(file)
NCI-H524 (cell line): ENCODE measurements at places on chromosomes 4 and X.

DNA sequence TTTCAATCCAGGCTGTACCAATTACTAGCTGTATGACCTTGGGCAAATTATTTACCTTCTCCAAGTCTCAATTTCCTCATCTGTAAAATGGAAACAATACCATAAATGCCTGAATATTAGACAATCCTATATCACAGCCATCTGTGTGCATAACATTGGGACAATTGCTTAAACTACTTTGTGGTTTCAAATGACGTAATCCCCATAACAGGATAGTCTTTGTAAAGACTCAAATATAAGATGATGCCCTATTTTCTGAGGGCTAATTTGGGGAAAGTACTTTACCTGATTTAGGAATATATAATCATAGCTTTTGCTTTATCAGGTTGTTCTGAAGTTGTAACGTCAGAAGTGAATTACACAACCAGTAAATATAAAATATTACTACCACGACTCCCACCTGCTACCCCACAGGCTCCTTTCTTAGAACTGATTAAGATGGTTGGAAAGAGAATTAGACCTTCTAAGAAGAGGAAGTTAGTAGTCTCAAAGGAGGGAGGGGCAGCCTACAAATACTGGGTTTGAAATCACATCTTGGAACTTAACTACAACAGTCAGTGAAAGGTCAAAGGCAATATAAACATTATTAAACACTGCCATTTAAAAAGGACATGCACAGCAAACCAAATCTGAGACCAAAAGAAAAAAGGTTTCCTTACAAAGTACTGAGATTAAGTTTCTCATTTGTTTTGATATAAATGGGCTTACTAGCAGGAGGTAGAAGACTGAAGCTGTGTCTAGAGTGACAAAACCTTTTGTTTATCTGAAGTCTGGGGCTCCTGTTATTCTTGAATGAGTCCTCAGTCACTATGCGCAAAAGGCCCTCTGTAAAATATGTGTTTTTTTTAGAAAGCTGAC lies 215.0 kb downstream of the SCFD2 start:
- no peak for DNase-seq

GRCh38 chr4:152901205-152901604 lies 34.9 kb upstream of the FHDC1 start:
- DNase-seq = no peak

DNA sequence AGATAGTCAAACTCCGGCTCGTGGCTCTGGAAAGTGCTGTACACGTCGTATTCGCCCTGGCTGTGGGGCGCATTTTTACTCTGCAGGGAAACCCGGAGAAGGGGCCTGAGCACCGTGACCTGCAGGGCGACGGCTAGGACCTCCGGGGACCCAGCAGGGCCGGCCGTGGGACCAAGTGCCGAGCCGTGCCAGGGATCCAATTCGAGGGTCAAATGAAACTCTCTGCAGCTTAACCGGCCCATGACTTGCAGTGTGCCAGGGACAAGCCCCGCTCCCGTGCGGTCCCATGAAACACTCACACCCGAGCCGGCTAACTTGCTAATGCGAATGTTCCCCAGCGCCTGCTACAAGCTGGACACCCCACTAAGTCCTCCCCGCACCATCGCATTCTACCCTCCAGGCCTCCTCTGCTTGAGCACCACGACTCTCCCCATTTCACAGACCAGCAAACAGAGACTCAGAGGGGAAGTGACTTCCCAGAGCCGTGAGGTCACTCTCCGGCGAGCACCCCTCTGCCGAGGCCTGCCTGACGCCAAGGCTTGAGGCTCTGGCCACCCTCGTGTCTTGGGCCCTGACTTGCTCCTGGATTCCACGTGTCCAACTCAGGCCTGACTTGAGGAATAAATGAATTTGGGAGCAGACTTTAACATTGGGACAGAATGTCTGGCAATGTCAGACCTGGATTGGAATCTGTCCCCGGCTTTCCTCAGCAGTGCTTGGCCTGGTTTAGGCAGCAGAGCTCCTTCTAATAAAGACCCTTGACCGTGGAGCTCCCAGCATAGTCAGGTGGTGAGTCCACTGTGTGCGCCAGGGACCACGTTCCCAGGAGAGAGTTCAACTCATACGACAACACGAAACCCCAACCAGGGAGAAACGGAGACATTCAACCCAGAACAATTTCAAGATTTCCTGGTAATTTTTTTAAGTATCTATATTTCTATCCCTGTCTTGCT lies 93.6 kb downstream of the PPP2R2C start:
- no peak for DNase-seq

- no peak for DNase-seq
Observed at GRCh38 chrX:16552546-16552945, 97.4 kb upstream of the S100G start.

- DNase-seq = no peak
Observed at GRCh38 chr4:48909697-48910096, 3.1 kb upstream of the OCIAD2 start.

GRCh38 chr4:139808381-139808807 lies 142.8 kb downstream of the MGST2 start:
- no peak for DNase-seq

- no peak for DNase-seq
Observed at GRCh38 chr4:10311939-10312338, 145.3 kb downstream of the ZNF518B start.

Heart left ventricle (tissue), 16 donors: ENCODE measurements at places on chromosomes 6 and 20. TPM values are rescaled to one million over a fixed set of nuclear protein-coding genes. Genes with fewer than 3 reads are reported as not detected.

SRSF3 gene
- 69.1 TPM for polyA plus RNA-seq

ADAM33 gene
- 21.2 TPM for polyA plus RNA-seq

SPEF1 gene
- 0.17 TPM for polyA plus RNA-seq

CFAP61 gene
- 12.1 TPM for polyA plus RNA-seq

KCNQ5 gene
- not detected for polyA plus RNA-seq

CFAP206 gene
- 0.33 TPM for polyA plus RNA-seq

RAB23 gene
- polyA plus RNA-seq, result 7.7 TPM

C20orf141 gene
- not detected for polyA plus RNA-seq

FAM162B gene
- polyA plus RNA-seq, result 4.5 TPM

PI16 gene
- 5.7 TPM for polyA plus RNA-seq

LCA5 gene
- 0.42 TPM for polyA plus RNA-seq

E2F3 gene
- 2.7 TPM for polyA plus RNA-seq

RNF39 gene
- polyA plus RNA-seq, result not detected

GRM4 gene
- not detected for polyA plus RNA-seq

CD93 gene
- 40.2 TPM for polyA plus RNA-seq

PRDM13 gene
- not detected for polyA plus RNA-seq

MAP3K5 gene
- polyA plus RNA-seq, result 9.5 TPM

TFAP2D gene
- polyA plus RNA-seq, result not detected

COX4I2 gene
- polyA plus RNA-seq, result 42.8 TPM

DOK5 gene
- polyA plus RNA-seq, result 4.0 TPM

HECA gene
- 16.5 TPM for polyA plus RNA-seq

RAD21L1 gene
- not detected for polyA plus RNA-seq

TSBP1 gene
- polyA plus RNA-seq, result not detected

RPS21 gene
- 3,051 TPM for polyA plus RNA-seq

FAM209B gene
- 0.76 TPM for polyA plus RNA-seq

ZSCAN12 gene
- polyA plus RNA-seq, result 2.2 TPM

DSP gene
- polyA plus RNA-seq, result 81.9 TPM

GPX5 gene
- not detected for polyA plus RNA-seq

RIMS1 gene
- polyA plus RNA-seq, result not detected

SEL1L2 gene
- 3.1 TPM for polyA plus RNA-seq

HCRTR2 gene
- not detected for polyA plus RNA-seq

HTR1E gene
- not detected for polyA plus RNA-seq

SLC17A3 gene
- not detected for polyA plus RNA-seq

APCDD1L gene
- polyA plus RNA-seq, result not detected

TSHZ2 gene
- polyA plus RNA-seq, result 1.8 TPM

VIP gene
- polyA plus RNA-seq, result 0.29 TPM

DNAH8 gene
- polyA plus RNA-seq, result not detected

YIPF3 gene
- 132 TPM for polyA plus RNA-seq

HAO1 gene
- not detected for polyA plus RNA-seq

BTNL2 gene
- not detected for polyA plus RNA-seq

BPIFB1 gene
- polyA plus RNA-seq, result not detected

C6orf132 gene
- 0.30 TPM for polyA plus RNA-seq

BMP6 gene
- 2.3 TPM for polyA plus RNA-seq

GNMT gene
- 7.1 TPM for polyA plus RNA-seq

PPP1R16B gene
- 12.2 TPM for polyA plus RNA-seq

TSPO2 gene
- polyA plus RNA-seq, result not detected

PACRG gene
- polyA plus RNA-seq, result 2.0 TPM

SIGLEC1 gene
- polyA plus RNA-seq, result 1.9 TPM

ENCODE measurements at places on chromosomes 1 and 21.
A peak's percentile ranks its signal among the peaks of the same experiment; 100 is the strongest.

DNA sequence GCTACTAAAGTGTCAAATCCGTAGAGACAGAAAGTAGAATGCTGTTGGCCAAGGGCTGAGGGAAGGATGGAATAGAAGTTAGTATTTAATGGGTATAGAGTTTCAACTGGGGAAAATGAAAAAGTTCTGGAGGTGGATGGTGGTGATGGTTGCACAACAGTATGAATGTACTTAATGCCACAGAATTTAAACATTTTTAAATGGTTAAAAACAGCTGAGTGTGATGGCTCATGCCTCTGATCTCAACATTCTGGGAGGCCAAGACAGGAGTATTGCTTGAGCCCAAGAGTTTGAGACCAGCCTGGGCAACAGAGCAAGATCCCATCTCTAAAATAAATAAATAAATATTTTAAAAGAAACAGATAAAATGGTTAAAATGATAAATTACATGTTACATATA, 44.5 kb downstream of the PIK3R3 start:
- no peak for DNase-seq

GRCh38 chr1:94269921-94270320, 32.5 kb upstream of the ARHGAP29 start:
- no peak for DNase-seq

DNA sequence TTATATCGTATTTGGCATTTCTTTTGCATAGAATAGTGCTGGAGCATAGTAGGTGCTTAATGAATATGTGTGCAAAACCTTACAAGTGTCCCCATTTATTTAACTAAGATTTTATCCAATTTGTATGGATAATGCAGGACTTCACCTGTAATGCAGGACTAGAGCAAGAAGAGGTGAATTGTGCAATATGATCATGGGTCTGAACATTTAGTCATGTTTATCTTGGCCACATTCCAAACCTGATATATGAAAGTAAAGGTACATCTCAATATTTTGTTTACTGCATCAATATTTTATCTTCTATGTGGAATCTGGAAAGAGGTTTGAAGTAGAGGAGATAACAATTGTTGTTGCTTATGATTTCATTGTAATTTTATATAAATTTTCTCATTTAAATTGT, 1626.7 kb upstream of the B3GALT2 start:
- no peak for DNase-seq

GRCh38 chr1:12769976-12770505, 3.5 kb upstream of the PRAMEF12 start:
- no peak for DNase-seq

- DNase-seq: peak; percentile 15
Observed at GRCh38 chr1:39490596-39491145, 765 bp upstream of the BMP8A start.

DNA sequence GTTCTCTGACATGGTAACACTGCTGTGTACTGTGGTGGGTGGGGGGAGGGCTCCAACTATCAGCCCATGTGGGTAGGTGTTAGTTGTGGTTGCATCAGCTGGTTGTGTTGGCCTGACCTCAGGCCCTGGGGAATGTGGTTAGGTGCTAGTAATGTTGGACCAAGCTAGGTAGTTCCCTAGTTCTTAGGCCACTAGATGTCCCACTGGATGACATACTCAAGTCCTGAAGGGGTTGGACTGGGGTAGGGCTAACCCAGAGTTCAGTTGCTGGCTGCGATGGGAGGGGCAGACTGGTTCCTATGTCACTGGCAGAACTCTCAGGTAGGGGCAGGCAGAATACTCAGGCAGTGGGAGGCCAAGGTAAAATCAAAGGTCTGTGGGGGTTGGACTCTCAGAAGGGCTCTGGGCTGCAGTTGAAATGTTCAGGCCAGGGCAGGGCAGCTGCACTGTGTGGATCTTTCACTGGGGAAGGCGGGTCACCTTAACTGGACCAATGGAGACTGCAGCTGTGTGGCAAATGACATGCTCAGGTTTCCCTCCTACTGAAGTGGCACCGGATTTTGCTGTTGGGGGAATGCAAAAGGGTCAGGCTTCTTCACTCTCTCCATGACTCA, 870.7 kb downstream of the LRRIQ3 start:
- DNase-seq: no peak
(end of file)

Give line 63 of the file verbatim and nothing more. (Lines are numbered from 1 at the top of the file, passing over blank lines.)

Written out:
RPS21 gene